In the publish/subscribe pattern, you have a single socket of type zmq.PUB and zero or more zmq.SUB sockets connected. The zmq.PUB socket broadcasts messages using send() which the zmq.SUB sockets recv(). Each subscriber must explicitly say which messages it's interested in using the setsockopt method. A subscription is a string specifying a prefix of messages the subscriber is interested in. Thus to subscribe to all messages, the subscriber would use the call sub_sock.setsockopt(zmq.SUBSCRIBE, ''). Subscribers can also explicitly unsubscribe from a topic using setsockopt(zmq.UNSUBSCRIBE, ... as well.

One interesting aspect of the zmq.SUB sockets is that they can connect to multiple endpoints, so that they receive messages from all the publishers. For example, suppose you have a server periodically sending messages:

import sys
import time
import zmq

context = zmq.Context()
sock = context.socket(zmq.PUB)
sock.bind(sys.argv[1])

while True:
    time.sleep(1)
    sock.send(sys.argv[1] + ':' + time.ctime())

You could have a client connect to multiple servers with the following code:

import sys
import zmq

context = zmq.Context()
sock = context.socket(zmq.SUB)
sock.setsockopt(zmq.SUBSCRIBE, '')

for arg in sys.argv[1:]:
    sock.connect(arg)

while True:
    message= sock.recv()
    print message

To see the multi-subscribe in action, you can start these programs as follows:

$ python publisher.py tcp://*:8080 & python publisher.py tcp://*:8081 &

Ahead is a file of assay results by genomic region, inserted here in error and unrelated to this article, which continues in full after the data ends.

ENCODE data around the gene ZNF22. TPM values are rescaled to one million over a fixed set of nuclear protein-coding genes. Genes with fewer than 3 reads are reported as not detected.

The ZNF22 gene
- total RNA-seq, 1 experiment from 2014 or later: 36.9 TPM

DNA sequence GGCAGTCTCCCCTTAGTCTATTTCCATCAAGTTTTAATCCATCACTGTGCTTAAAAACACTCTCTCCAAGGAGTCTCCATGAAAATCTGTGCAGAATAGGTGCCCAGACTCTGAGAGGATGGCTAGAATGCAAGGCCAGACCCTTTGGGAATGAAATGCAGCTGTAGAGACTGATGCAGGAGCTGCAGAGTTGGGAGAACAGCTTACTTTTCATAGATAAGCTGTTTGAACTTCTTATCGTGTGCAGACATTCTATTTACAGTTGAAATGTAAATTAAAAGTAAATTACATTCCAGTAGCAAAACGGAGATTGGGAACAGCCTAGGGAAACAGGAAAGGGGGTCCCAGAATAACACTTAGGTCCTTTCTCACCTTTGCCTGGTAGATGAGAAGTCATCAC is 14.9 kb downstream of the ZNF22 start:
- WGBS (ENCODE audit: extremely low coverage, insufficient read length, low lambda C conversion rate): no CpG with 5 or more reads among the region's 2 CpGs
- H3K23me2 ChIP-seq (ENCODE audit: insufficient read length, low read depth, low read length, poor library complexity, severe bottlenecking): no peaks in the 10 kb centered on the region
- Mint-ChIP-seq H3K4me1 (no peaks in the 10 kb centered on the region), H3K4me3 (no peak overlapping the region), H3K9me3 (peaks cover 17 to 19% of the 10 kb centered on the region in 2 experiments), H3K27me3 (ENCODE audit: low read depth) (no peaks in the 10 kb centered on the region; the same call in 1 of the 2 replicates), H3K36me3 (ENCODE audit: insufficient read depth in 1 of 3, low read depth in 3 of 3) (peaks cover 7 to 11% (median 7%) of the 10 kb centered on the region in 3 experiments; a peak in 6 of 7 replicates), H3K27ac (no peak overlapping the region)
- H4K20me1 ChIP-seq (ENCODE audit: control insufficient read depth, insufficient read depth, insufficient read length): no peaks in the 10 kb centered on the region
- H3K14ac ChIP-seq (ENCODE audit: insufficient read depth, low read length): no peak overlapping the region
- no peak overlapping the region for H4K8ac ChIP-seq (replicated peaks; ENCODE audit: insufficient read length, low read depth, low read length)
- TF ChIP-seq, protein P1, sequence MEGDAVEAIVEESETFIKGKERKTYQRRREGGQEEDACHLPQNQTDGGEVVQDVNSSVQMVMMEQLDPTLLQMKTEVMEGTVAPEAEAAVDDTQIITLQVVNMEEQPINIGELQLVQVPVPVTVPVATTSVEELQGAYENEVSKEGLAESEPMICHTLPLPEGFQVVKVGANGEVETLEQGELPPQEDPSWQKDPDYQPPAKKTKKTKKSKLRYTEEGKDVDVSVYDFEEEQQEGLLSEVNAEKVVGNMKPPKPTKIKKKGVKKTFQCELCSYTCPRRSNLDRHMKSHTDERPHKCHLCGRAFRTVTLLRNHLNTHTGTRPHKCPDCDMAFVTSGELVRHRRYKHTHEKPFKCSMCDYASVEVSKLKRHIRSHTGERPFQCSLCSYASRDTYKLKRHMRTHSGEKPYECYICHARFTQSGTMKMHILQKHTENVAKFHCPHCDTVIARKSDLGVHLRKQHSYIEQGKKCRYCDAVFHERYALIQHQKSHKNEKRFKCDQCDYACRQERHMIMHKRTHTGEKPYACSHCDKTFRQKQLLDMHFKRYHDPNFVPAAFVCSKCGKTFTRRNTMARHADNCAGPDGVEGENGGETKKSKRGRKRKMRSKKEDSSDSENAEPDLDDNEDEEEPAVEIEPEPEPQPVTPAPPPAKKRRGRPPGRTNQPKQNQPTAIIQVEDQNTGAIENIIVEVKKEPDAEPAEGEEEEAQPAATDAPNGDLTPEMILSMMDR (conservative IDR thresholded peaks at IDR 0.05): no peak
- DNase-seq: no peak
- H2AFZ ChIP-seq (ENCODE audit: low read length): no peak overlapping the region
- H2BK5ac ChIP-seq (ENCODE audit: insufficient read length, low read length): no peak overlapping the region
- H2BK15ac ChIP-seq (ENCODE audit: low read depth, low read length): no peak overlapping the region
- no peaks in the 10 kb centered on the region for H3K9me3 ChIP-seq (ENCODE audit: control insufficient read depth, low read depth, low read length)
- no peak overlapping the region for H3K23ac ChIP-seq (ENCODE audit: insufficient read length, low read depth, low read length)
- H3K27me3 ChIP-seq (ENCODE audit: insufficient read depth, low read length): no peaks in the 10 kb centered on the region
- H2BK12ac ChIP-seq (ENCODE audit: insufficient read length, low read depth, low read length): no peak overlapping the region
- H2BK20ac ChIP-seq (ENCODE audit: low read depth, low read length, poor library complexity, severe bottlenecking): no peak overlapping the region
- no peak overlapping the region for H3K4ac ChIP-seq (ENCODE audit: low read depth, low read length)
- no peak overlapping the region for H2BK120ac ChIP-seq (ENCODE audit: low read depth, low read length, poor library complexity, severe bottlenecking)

$ python subscriber.py tcp://localhost:8080 tcp://localhost:8081 

ZeroMQ push/pull pattern

Similar to the pub/sub pattern, in the push/pull pattern you have one side (the zmq.PUSH socket) that's doing all the sending, where the other side (zmq.PULL) does all the receiving. The difference between push/pull and pub/sub is that in push/pull, each message is routed to a single zmq.PULL socket, whereas in pub/sub, each message is broadcast to all the zmq.SUB sockets. The push/pull pattern is useful for pipelined workloads where a worker process performs some operations and then sends results along for further processing. It's also useful for implementing traditional message queues.

We can see the routing of messages by connecting multiple clients to a single server. For this example, we can just change our socket type in the publisher code to be of type zmq.PUSH:

import sys
import time
import zmq

context = zmq.Context()
sock = context.socket(zmq.PUSH)
sock.bind(sys.argv[1])

while True:
    time.sleep(1)
    sock.send(sys.argv[1] + ':' + time.ctime())

Our client is likewise similar to the subscriber code:

import sys
import zmq

context = zmq.Context()
sock = context.socket(zmq.PULL)

for arg in sys.argv[1:]:
    sock.connect(arg)

while True:
    message= sock.recv()
    print message

(Note that we can do the same multi-connect trick we did with the pub/sub, as well.) Now to see the multi-push, multi-pull, we can start two "pushers" and two "pullers":

$ # Start the pushers in one window
$ python pusher.py tcp://*:8080 & python pusher.py tcp://*:8081 &
$ # Start a puller in another window
$ python puller.py tcp://localhost:8080 tcp://localhost:8081
$ # Start another puller in a third window
$ python puller.py tcp://localhost:8080 tcp://localhost:8081

Conclusion